Spotify's Gary Liu on Metallica, tackling piracy, and winning over Thom Yorke

Gary Liu: Spotify's global director of ad product strategy
Gary Liu: Spotify's global director of ad product strategy

Spotify, the music streaming service built by self-professed music lovers to bring songs to the masses, has seen its profile grow considerably over the past 12 months.

This year alone the brand has experienced commercial highs such as its global partnership with Coca-Cola, and brand lows following the very public criticism of the site by Radiohead's Thom Yorke. All, Spotify confirmed in August, for a company that has never recorded a profit.

Spotify's global director of ad product strategy, Gary Liu, is a music lover, aiming to bring brands closer to their consumers through better branded content.

Marketing: How does Spotify as an ad platform add value to brands?

Liu: "Over the course of 2012 we’ve spend time talking to the users to find out what matters to them and why they care about music and Spotify.

We want brand participation on the platform to be a value-add, not a distracter or something that disrupts music listening.

"The two primary things they told us that they use music to express who they are, to create an identity that is themselves, and they believe the easiest way to share their identity is through music.

"I can you send a playlist of the songs I’ve been listening to for the past two weeks and that will give you a sense of who I am and what I’ve been feeling. That’s how our users communicate with each other in general.

"We want brand participation on the platform to be a value-add, not a distracter or something that disrupts music listening, but that at its ideal helps users discover great music and experience great content.

"The brands that work with us the best create content that is unique to the Spotify platform and allows their consumers to engage with the brand, but not to that they’re receiving an ad."

So how has this worked in practice?

"Reebok decided that it wanted to have a musical identity and for that to be a moment of a person’s day, which would be during consumers’ work outs.

"Reebok then built an application platform called the Reebok Fit List, which allows a user to log in, select what kind of exercise they’re about to do, choose the intensity of their work out and choose their favourite band, which would then feed into our data and create a completely unique work-out playlist that is at least the length of the individual run of exercise.

"The application takes songs that are from or like a person’s favourite artists, and songs that Reebok believe are going to fit in with a users’ work out type that have been built into its algorithm, while the intensity is worked out by another set of data working out beats per minute.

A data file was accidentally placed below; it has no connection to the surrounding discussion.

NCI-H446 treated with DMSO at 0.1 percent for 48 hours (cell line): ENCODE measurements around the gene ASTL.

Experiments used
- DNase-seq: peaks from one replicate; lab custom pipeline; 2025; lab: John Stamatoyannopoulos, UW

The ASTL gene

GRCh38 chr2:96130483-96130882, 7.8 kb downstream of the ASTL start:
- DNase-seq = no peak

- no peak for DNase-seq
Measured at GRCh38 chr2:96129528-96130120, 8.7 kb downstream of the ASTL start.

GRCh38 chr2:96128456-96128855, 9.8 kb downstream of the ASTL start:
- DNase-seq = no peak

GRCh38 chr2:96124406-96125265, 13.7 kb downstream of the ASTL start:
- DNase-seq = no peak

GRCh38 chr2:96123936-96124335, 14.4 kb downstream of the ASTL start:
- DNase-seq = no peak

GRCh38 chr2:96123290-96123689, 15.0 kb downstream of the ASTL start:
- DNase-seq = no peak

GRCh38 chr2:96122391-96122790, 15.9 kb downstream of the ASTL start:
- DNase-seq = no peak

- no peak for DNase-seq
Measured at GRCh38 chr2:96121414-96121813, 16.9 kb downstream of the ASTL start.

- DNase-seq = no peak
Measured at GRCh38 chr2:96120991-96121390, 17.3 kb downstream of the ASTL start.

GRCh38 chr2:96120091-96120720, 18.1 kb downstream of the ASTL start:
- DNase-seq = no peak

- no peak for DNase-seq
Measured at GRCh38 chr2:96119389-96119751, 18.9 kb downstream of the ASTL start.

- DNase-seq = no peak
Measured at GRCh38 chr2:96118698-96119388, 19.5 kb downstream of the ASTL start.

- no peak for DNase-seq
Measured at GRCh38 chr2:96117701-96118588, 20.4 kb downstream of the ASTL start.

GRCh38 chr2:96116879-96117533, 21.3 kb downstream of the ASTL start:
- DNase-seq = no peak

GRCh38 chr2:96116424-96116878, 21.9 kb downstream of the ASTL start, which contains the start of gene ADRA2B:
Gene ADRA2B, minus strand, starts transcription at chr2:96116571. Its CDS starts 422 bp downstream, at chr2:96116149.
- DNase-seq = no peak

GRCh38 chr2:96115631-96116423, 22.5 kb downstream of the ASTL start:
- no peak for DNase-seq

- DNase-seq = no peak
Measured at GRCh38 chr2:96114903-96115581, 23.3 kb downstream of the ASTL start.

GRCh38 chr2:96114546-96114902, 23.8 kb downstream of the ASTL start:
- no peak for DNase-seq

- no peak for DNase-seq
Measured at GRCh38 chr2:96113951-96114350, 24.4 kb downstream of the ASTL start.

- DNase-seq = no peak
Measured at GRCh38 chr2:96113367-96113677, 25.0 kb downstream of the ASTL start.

"Then consumers take that work out playlist and they can use it any time they want. In the app itself there are a bunch of playlists curated by Reebok athletes around the world that can be accessed too. It means that people are constantly coming back to that platform to engage with Reebok."

How much attention do you pay to competitors such as Deezer or Vimeo?

"We don’t pay any attention to those competitors. Not from an arrogance point of view but because the one thing we still need to beat in the industry is piracy.

"There is still a significant amount of music piracy in the world and it is still one of the primary reasons the music industry isn’t making as much money as it should, or as much as the artists deserve. And we will not be done until there’s literally zero piracy in the world.

"We love the fact that there is a lot of competition out there because it means there are more and more opportunities for people to walk away from piracy."

How do you deal with artists publicly withdrawing their music from Spotify like Thom Yorke did on Twitter? 

"We have conversations with them. It really is just about educating artists. Spotify and the slew of services that have appeared over the past five or six years are still very new and artists are still learning about how to use them.

"So when something like that happens we really want to talk with the artist. It’s not about convincing people something that isn’t true, it’s about working with people to help them understand our product.

"At the end of last year, Metallica made their entire catalogue free on our platform for the first time. And this is the band that spearheaded the kind of lawsuits that got Napster shut down.

"Metallica came to us, they said they believed in what Spotify is doing, they believe this is the future and that they believe that Spotify is genuine. Pink Floyd and The Eagles came onto our platform, and these are previously artists that had felt the same as Thom Yorke." 


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